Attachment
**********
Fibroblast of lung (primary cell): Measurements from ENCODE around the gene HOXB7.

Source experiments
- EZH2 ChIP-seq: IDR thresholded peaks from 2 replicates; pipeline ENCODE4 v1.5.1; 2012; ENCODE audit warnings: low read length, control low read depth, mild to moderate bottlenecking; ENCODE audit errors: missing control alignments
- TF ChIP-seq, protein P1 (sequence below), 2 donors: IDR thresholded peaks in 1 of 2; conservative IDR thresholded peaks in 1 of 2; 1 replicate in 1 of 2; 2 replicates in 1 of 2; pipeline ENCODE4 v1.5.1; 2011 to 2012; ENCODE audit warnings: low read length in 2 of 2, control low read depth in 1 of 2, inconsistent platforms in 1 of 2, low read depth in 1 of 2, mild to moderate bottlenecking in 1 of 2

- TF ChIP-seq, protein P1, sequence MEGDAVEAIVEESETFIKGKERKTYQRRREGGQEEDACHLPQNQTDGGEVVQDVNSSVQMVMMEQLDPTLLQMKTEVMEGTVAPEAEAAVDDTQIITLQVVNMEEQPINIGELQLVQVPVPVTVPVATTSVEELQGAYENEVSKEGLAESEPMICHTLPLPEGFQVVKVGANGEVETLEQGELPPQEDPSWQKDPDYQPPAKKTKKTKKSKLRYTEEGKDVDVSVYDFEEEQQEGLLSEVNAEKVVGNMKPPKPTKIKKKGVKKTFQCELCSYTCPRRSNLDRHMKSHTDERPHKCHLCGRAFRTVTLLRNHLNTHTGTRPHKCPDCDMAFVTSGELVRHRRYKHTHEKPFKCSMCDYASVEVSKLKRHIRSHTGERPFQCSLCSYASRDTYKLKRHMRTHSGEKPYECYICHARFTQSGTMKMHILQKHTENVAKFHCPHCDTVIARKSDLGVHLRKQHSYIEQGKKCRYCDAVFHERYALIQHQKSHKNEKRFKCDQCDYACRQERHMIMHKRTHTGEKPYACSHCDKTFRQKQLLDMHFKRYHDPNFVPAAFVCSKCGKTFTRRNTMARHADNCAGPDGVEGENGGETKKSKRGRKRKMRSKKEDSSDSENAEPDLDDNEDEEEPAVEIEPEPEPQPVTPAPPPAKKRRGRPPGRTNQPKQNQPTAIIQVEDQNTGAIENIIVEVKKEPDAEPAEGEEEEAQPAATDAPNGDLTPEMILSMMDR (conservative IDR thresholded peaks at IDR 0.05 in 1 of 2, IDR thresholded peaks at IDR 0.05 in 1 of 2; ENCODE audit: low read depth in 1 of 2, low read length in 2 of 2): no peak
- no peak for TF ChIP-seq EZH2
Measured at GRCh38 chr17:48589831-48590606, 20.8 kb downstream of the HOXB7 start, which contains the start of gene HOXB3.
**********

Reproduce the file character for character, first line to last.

Fibroblast of lung (primary cell): Measurements from ENCODE around the gene HOXB7.

Source experiments
- EZH2 ChIP-seq: IDR thresholded peaks from 2 replicates; pipeline ENCODE4 v1.5.1; 2012; ENCODE audit warnings: low read length, control low read depth, mild to moderate bottlenecking; ENCODE audit errors: missing control alignments
- TF ChIP-seq, protein P1 (sequence below), 2 donors: IDR thresholded peaks in 1 of 2; conservative IDR thresholded peaks in 1 of 2; 1 replicate in 1 of 2; 2 replicates in 1 of 2; pipeline ENCODE4 v1.5.1; 2011 to 2012; ENCODE audit warnings: low read length in 2 of 2, control low read depth in 1 of 2, inconsistent platforms in 1 of 2, low read depth in 1 of 2, mild to moderate bottlenecking in 1 of 2

- TF ChIP-seq, protein P1, sequence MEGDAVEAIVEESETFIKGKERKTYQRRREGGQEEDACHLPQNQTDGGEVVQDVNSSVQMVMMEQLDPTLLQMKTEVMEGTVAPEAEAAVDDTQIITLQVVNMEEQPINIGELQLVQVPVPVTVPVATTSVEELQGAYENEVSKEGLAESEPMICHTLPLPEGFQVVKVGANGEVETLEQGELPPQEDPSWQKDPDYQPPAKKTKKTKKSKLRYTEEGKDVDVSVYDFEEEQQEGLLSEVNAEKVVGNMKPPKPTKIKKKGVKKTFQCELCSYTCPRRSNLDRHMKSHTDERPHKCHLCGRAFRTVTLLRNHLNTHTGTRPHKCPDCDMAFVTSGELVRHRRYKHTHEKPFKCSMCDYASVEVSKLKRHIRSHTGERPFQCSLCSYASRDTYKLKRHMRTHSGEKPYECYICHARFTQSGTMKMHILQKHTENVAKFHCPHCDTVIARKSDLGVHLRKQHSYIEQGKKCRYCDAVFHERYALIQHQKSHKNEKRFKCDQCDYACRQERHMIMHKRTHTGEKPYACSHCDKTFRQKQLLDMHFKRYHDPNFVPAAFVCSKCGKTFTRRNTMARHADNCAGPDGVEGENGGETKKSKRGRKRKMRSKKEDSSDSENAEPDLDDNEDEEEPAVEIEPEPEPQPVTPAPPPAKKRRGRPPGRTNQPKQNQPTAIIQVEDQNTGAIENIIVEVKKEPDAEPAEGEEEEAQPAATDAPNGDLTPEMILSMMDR (conservative IDR thresholded peaks at IDR 0.05 in 1 of 2, IDR thresholded peaks at IDR 0.05 in 1 of 2; ENCODE audit: low read depth in 1 of 2, low read length in 2 of 2): no peak
- no peak for TF ChIP-seq EZH2
Measured at GRCh38 chr17:48589831-48590606, 20.8 kb downstream of the HOXB7 start, which contains the start of gene HOXB3.